A-level fog obscures everyone

October 29, 1999

The mathematics department at Imperial College recently held a teachers' workshop on the new A levels. The aim was to gain some idea of the effect of the changes on teaching in schools so we could begin to revise our admissions policy.

The first point to emerge was the lack of adequate information about the content and nature of the proposed specifications and examinations. I cannot recommend an admissions policy to the department unless I have such information. So, with regret, I cannot respond to Mr Dunford's plea that admissions tutors should give an early indication of their attitudes to the new A levels.

Teachers had seen some draft specifications. In the sciences, these specifications appeared to have the same content as the existing A-level syllabuses, and so the new A levels will require as many contact hours of teaching as the old. Most teachers at the workshop felt that their schools would be able to teach at most four subjects in the first year of A-level studies, followed by three in the second year.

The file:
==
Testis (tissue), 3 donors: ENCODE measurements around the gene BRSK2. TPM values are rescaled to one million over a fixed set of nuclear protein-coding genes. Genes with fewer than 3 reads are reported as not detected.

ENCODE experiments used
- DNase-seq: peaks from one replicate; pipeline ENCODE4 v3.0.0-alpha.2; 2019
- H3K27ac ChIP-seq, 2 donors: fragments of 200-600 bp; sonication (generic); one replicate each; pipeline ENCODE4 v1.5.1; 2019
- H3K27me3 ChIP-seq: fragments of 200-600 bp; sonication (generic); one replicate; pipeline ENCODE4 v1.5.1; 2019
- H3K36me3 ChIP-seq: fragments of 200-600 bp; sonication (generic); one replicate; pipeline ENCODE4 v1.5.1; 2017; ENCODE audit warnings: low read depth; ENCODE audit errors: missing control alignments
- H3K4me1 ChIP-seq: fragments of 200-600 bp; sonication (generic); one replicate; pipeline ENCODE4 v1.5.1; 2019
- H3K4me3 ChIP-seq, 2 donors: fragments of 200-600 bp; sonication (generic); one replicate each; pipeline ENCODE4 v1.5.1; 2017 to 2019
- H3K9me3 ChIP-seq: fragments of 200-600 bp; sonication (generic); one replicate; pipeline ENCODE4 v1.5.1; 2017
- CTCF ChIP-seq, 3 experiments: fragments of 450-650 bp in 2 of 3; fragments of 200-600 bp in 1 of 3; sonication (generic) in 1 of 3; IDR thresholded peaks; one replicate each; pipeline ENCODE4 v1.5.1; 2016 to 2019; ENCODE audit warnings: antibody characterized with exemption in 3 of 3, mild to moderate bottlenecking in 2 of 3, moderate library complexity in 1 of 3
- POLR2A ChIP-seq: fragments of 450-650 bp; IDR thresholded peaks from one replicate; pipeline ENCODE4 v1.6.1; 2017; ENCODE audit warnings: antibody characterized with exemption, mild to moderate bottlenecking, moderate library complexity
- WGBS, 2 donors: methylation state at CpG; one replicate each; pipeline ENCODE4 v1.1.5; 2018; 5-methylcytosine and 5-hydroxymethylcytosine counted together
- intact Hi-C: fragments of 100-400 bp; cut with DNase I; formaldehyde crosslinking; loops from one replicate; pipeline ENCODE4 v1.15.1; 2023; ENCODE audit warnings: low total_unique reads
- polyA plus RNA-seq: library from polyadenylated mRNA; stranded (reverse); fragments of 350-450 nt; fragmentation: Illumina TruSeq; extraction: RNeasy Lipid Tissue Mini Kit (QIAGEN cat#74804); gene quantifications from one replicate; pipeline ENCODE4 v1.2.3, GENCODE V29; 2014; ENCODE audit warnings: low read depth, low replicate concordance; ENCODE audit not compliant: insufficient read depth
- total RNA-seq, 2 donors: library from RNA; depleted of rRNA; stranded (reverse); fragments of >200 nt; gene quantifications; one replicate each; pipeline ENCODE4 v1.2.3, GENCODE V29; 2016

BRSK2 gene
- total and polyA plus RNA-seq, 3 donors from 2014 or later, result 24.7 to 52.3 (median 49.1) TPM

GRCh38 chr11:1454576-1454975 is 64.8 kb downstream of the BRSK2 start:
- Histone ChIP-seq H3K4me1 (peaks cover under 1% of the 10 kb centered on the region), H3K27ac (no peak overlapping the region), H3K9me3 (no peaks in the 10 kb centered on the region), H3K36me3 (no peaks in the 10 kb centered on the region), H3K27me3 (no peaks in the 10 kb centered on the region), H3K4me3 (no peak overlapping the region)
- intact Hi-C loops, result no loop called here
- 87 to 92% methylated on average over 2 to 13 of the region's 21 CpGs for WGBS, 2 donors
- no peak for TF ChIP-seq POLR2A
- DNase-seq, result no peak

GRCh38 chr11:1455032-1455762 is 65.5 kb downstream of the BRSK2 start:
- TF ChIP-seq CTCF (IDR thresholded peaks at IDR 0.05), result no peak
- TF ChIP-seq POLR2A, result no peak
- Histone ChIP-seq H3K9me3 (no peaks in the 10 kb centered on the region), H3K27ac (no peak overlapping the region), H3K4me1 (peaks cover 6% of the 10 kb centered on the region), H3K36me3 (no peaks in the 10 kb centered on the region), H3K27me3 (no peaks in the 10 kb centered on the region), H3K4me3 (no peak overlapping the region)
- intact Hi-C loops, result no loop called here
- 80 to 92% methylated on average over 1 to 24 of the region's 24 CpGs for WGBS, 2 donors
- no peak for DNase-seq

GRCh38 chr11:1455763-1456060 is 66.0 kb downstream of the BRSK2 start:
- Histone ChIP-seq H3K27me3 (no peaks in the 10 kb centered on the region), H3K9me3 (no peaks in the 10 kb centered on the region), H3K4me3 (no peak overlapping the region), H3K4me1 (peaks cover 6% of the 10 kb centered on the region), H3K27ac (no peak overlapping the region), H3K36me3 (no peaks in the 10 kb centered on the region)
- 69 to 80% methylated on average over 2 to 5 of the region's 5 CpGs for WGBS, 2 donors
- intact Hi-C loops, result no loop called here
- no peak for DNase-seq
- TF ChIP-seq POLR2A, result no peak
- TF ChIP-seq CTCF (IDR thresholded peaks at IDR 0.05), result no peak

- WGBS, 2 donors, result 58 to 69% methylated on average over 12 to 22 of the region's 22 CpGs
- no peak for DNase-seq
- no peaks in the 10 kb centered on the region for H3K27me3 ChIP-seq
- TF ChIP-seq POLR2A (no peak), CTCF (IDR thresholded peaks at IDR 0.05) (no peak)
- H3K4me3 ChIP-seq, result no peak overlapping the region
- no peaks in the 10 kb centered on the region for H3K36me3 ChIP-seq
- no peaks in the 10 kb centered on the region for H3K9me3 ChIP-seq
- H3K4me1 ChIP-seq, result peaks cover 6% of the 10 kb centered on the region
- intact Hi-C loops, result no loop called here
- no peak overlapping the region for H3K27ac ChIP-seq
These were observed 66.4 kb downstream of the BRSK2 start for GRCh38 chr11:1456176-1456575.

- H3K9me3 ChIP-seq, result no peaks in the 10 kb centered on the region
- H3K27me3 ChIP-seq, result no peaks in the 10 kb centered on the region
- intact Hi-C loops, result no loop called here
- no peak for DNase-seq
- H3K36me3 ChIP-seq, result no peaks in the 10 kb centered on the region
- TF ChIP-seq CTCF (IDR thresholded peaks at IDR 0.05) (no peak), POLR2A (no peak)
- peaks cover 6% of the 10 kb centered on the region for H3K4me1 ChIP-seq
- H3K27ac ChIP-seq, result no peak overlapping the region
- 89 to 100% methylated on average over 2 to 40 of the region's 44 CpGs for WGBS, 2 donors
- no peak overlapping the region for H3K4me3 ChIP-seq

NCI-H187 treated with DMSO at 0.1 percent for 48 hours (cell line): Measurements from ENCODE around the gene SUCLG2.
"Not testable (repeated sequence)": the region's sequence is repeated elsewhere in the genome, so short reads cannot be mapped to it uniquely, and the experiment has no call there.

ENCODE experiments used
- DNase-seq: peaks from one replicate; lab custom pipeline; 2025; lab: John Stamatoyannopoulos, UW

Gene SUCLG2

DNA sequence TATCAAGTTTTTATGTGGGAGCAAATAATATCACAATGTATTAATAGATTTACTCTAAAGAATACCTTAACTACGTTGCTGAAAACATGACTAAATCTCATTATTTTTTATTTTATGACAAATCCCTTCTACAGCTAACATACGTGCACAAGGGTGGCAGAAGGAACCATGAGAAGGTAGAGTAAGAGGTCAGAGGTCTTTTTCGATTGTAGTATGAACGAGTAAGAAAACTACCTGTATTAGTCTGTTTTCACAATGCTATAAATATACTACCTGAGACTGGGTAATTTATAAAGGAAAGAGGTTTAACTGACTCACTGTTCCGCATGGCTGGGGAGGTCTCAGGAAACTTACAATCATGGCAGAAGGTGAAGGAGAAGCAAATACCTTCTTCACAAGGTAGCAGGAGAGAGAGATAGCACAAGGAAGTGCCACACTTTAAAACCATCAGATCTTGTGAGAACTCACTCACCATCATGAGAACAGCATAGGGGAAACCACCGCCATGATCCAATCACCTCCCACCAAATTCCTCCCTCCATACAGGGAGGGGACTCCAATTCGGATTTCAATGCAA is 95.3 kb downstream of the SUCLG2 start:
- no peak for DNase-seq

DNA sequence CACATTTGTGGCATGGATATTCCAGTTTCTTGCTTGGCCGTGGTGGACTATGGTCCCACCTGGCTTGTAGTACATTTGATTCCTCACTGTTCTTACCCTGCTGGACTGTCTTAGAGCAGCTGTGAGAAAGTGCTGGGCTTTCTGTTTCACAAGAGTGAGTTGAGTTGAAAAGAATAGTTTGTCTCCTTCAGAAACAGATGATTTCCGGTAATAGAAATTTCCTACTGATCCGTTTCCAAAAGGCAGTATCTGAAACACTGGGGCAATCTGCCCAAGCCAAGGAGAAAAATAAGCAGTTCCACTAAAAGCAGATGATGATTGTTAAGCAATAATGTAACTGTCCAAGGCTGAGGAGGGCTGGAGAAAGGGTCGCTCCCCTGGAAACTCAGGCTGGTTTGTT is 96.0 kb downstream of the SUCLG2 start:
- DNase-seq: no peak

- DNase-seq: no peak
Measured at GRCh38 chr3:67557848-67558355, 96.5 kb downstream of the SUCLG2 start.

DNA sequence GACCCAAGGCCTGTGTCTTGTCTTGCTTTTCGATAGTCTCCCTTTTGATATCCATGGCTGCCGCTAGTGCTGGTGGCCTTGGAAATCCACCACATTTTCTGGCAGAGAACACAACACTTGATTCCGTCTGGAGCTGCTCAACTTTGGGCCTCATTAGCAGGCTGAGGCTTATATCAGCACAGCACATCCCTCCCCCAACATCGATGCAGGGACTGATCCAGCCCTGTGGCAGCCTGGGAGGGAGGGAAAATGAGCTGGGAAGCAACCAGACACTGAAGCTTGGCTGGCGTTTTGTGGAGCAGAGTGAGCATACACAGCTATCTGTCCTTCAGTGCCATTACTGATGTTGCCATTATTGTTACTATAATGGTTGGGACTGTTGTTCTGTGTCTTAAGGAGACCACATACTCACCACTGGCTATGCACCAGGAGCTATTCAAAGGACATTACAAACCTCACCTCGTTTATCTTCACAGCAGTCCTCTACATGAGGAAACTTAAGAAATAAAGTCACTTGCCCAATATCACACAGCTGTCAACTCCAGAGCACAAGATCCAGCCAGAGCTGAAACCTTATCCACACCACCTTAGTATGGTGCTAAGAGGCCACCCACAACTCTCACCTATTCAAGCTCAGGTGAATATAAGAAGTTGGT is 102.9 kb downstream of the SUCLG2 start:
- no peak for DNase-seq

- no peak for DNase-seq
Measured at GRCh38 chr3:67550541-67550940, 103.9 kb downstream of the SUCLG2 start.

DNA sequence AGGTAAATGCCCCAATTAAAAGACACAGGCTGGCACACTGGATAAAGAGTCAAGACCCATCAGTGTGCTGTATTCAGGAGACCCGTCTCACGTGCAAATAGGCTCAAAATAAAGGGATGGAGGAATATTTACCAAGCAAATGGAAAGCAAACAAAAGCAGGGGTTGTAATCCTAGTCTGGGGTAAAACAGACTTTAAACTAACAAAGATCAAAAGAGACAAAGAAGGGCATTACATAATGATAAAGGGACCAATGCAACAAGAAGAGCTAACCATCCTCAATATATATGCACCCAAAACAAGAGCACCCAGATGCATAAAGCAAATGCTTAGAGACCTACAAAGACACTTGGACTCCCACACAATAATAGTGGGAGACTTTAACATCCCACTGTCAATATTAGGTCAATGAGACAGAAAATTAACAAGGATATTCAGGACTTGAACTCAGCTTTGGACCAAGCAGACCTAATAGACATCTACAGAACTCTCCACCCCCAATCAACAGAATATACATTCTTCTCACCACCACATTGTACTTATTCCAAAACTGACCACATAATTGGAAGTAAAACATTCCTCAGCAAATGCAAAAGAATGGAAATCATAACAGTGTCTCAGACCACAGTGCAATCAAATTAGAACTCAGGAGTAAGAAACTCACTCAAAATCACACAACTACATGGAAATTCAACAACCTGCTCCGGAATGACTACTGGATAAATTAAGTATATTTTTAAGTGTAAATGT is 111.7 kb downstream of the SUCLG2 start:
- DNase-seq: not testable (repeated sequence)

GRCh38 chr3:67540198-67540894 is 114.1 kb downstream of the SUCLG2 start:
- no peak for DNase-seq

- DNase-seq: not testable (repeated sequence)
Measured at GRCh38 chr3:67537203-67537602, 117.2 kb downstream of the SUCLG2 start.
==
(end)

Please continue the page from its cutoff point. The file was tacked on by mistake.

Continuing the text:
Further, students will not be put in for AS-level examinations at the end of their first year of study because exam performances will be better after two years of study.

It does not seem likely that there will be a big change in the pattern of A levels that is offered by our applicants, so I would not expect a big change in our entry requirements. Our main criterion for selecting students will be their performance in specified A-level examinations.

We cannot say if we will use the proposed "world-class" papers because we have no information about their content. Such examinations could be useful if they examine the same material as A and AS levels to greater depth.

The introduction of an A* grade at A level and AS level would assist the selection process, particularly for mathematics degrees. The number of students obtaining a grade A in A-level mathematics is now so large that the award of an A is no longer a positive indicator for a student who wishes to enter such a degree.

M. E. Keating

Undergraduate admissions tutor Mathematics department

Imperial College

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